Bears' grades: Defense and special teams

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Bears' grades: Defense and special teams

When the Bears defense allows just 248 yards, 160 of those after an initial drive, and the Bears lose, the problem was not the defense (again). But a third straight touchdown drive of 80 or more yards (the last two vs. Seattle and Minnesotas first on Sunday) rocked the Bears on both sides of the ball.

In road games coach Lovie Smith typically prefers to have his defense on the field first in order to take home crowds enthusiasm down. He was handed that situation Sunday when the Vikings won the toss and elected to put Adrian Peterson and that offense out to start the game.

The game was dangerously close to be effectively over with less than six minutes played after the defense was trampled by Peterson, who had a franchise-record 104 yards in the first quarter. The unit rallied and did not allow a score over the final 54 minutes of the game but it was not enough with the offense giving Minnesota help in the form of two interceptions that resulted in scores.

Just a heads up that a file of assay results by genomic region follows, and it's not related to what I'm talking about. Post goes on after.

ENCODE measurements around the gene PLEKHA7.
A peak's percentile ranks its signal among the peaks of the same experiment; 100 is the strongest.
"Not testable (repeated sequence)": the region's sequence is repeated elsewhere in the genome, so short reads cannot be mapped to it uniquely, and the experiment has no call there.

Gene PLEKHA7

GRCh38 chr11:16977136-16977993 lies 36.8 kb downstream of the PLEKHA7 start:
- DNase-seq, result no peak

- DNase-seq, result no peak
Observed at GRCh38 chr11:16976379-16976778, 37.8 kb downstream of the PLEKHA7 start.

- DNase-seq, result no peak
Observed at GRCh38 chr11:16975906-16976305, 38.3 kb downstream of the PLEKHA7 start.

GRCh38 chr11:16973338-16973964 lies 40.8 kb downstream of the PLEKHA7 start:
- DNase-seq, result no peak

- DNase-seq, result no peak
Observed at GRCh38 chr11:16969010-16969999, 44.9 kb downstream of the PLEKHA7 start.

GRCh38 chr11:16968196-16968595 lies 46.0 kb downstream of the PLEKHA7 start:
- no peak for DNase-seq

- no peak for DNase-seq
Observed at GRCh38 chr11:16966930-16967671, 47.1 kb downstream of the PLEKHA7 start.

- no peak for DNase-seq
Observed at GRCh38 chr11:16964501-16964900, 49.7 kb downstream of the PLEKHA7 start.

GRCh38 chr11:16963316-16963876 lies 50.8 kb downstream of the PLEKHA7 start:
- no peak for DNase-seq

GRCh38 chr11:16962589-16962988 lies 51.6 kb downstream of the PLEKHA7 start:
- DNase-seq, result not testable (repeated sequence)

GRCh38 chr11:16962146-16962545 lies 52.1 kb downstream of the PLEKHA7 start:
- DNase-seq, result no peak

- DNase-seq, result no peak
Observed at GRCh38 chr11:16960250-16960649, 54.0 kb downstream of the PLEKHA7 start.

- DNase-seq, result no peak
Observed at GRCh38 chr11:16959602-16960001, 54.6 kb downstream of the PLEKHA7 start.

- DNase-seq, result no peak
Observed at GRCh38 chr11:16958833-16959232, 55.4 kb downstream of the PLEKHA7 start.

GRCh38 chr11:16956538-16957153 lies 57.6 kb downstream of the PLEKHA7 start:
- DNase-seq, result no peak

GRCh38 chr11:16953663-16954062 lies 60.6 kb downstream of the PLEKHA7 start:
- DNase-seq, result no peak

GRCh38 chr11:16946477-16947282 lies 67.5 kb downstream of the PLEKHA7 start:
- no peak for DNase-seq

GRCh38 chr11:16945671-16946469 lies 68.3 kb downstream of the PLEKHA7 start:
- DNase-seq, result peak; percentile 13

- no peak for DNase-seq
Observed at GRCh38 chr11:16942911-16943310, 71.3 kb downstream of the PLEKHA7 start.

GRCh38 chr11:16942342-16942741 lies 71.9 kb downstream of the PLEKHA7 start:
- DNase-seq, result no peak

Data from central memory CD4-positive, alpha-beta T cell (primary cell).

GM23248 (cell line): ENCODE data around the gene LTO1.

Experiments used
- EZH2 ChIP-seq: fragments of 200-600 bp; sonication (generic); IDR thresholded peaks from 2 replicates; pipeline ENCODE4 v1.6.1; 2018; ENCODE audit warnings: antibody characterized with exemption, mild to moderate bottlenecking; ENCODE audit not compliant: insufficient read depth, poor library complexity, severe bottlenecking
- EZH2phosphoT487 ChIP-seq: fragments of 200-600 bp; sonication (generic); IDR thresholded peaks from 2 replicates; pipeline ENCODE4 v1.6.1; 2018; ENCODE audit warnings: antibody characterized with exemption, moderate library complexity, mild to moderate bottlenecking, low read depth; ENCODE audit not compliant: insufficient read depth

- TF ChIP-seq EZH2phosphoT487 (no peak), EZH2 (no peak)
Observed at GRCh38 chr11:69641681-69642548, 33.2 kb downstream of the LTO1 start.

The problem with evaluating this side of the ball in this game was that the numbers were generally in the Bears favor but one good Minnesota drive was one too many.

DEFENSIVE LINE B-

Corey Woottons sack of Christian Ponder was a major momentum bump in the first quarter after Minnesota had scored twice. But it was one of the few times the front four got any real pressure on a shake-able quarterback, who took just one official hit in the game.

Julius Peppers played one of his more active games in recent weeks, particularly with little time off. Peppers led all defensive linemen with four tackles, one for loss.

Being without starting nose tackle Stephen Paea hurt the run defense. Shea McClellin missed a TFL of Peterson that allowed a 14-yard gain in the first quarter. McClellin and Henry Melton (for a while) were out with injuries in the first half, forcing the rest of the group to play heavy snaps and Israel Idonije to spend more time inside at tackle.

The lack of work on Ponder was a significant failure.

LINEBACKERS C

The Vikings went right after fill-in Geno Hayes on the first play and were able to gash the front seven and Minnesota schemes got linebackers on wideouts too often in the first half.

Lance Briggs played a superior game, all over the field in coverage and the Vikings backfield. Briggs finished with 11 tackles, one for loss.

Nick Roach had nine tackles two for loss and performed serviceably in the middle in place of Brian Urlacher. Hayes had three solo tackles, one for loss.